Recent labs to include carnitine, lactate, CBC and CMP were notable for a lactate of 34 (normal in the testing laboratory was about 16) and CO2 of 18 (low normal) indicating adequate buffering of her chronic lactic acidosis.
Because of diminished tone she requires scoliosis surgery.
Given this child’s underlying disorder and secondary complications, how can we work together to reduce her risks for her upcoming procedure?
We must first identify the problems facing this child in the context of her upcoming surgery. The major issues facing her during her surgery are the management of the following:
The role of the mitochondrial specialist is to provide guidance on the issues at play and provide the PCP/surgeon and other team members with the tools to approach these issues. In this specific case, failure to do so can lead to severe metabolic acidosis for this patient with resulting cardiorespiratory arrest and prolonged recovery with possible permanent decompensation and loss of skill due to tissue and organ damage during the proposed procedure and pre- and post op periods.
A plan for this patient would include early admission prior to procedure to prevent NPO status (no oral intake) and fasting stress with administration of supporting fluid therapy preventing a catabolic state and increased lactate levels, use of surgical protocols outlining anesthesia and other medication risks (we have specific protocols for our patient population), development of guidelines for frequency of lactate and CMP monitoring to identify and treat resulting metabolic acidosis that may occur, nutritional plan for advancing her diet once she is stable enough for feeds, and discussion of pain management to improve recovery keeping in mind that pain leads to distress, poor eating and longer recovery times. Of note, in some cases I have administered fluids at home the night before the procedure to prevent early hospitalization and diminished stress on the patient.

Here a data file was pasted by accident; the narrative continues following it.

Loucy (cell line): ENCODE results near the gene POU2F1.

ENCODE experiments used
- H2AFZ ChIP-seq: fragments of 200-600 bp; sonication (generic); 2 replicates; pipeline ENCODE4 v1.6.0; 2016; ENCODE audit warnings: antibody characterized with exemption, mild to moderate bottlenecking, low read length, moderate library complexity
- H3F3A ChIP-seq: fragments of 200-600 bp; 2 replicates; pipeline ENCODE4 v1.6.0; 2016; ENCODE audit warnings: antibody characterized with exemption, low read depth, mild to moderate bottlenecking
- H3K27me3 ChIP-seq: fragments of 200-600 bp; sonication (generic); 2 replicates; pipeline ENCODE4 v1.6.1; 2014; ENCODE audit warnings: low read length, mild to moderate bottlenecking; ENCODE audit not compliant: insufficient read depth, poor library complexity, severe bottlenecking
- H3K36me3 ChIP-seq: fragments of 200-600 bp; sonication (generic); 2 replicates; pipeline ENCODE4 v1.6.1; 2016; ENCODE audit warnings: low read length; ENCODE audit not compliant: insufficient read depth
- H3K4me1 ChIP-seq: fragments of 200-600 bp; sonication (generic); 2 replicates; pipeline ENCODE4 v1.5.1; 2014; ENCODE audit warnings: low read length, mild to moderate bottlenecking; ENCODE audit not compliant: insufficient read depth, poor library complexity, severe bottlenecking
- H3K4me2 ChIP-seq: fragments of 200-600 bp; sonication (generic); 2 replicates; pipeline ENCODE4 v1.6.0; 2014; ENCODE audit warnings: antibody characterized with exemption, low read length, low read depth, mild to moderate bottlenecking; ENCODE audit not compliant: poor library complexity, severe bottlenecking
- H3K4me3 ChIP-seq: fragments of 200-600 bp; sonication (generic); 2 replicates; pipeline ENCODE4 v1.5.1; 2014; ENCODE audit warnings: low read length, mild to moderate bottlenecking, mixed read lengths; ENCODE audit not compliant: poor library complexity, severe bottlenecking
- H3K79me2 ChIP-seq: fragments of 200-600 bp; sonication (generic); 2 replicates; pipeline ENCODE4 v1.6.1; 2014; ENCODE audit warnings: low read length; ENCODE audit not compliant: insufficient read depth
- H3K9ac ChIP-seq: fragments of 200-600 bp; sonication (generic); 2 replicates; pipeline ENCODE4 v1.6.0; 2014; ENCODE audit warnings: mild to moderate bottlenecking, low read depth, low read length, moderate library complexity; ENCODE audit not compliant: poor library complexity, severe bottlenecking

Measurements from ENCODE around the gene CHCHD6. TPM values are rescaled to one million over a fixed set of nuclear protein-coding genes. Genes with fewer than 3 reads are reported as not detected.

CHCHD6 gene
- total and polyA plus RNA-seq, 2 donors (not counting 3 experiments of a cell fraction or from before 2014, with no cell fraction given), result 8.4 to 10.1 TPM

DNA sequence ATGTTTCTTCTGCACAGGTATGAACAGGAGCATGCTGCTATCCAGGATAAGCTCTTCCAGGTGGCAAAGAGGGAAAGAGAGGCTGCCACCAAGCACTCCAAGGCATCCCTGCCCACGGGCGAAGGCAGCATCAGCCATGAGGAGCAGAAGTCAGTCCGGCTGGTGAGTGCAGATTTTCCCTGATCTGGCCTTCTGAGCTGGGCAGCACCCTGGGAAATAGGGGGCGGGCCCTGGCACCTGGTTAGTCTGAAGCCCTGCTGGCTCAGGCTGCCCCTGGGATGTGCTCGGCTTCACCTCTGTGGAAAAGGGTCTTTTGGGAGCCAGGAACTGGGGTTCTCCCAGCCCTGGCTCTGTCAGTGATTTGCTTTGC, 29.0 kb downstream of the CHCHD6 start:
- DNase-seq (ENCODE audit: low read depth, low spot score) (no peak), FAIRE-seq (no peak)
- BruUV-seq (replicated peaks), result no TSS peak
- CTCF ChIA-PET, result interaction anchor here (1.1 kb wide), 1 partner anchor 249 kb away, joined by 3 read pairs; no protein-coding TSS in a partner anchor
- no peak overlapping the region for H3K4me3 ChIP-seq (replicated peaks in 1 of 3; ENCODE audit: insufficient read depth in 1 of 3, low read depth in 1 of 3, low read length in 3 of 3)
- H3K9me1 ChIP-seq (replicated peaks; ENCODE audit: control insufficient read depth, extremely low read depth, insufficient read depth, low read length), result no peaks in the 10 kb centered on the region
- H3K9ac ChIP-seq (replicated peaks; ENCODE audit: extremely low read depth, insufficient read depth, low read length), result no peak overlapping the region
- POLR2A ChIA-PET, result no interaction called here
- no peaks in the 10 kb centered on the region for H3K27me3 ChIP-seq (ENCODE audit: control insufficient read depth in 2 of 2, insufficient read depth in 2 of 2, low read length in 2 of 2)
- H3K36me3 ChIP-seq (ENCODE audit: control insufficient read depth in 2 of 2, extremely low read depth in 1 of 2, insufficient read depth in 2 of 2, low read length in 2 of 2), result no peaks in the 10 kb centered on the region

Once developed and outlined by the mitochondrial specialist, the PCP can implement the recommendations locally to ensure a good outcome for the patient.
In summary, for a variety of reasons, there are a limited number of providers who are clearly experts in a given rare disease. Due to increasing patient numbers and elimination of programs and reduction in the number of trained physicians, it is critical for patients and families to identify a compassionate, available, dedicated PCP who is willing to learn and work with experienced specialists to improve care and outcome for patients regardless of physical local. Finding a good PCP willing to take on complex disease can be difficult but networking with other families in your area to identify individuals or practices who have been supportive of complicated patients may be helpful in finding the right provider for you or your child. Also, once you identify a given physician or practice schedule an appointment to meet with them to outline your expectations and their ability to meet your needs. As I relay to my patient population you do not need a PCP nor will you find one who thoroughly understands rare disease but they must have a willingness to learn. Aside from your expert, there are a number of resources available to the PCP to learn more about rare disease such as mitochondrial disease to include Mitoaction, Mitochondrial Medicine Society, United Mitochondrial Disease Foundation (UMDF), symposiums and other educational formats including our blog and “Living Well with Mitochondrial Disease”, a handbook for patients, parents, and families by Cristy Balcells, RN, MSN (can be purchased on Mitoaction website or Amazon.com). Together, we can achieve a better outcome for affected patients.
Fran Kendall, M.D.
This post is not meant to be a recommendation or a substitute for professional advice and services rendered by qualified doctors, allied medical personnel, and other professional services. The responsibility for any use of this information, or for proper medical treatment, rests with you.